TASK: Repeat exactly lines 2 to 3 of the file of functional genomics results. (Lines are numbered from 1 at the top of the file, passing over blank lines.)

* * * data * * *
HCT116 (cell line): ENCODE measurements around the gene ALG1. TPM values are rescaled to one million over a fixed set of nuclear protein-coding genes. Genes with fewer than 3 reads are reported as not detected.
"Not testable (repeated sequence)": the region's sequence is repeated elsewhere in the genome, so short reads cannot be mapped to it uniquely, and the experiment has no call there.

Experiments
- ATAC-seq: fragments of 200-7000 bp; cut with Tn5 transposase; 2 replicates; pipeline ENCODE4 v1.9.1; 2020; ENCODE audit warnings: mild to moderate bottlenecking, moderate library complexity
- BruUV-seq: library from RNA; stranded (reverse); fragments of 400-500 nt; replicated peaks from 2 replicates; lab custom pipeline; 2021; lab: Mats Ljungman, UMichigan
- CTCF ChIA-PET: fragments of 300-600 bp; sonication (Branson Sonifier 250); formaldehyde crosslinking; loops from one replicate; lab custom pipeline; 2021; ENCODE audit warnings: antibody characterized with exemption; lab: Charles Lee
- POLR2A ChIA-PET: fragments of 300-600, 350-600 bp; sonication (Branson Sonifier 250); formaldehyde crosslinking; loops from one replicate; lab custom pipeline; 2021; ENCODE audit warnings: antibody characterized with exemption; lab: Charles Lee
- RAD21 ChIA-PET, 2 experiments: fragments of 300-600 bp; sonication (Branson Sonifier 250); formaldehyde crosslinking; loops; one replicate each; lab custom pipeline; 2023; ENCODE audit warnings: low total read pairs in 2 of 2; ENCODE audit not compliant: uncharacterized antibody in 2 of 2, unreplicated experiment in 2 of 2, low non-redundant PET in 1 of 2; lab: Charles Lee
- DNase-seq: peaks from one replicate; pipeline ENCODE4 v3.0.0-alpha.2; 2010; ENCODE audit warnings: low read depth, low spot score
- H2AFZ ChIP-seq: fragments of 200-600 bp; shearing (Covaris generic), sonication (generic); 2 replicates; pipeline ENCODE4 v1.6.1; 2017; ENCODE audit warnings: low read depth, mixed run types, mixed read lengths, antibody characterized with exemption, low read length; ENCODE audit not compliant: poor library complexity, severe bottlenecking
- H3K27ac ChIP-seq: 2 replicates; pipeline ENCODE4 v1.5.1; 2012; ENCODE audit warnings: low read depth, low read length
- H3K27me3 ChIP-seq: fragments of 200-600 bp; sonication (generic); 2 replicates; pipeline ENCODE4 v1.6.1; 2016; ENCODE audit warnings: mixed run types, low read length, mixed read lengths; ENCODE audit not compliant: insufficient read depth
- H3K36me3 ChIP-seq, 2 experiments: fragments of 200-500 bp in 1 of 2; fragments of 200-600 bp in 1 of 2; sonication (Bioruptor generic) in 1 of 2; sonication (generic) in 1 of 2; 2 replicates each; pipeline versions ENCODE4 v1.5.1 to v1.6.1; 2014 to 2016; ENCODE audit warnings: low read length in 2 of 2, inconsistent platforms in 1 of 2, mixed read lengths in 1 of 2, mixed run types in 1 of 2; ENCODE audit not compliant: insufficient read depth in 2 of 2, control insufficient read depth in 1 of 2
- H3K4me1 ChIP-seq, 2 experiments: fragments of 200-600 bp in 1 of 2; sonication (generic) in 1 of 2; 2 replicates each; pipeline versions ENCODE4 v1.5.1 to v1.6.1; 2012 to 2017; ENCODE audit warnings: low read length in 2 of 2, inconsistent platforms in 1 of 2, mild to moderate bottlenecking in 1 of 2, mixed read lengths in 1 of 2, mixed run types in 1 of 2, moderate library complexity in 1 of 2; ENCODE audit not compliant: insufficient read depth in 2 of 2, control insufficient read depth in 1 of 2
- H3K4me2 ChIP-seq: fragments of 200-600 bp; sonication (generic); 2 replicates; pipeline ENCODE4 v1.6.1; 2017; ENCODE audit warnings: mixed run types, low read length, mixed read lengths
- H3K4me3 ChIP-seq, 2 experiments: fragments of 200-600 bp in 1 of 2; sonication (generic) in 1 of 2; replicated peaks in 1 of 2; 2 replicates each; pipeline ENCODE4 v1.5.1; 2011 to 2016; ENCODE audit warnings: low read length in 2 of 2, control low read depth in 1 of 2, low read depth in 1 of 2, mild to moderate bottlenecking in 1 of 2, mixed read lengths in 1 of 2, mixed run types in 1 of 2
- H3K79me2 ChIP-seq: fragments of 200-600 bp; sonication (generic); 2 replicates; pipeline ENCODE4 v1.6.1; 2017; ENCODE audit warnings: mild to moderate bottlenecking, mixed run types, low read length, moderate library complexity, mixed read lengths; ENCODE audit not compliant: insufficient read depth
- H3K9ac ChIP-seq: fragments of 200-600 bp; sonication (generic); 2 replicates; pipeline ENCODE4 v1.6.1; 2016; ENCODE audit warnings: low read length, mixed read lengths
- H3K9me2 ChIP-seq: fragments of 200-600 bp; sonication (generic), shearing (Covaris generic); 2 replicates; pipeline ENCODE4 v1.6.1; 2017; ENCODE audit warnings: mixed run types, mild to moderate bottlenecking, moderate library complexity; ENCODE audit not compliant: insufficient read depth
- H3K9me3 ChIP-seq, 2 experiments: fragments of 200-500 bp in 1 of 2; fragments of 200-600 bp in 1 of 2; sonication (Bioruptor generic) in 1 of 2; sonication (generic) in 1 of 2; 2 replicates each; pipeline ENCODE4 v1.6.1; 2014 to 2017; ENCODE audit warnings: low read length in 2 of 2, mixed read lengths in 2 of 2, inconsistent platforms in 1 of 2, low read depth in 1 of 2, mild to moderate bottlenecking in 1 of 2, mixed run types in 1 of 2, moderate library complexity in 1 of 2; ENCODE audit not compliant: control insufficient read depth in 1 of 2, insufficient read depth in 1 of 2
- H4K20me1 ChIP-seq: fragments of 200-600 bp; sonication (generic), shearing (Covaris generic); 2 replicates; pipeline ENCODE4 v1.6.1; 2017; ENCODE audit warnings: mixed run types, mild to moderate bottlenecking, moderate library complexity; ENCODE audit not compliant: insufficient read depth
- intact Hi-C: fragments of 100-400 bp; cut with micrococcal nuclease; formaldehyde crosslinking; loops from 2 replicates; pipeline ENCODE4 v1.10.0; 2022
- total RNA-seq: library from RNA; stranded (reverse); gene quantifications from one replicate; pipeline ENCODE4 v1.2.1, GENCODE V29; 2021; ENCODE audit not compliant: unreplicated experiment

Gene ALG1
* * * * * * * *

"Not testable (repeated sequence)": the region's sequence is repeated elsewhere in the genome, so short reads cannot be mapped to it uniquely, and the experiment has no call there.

Experiments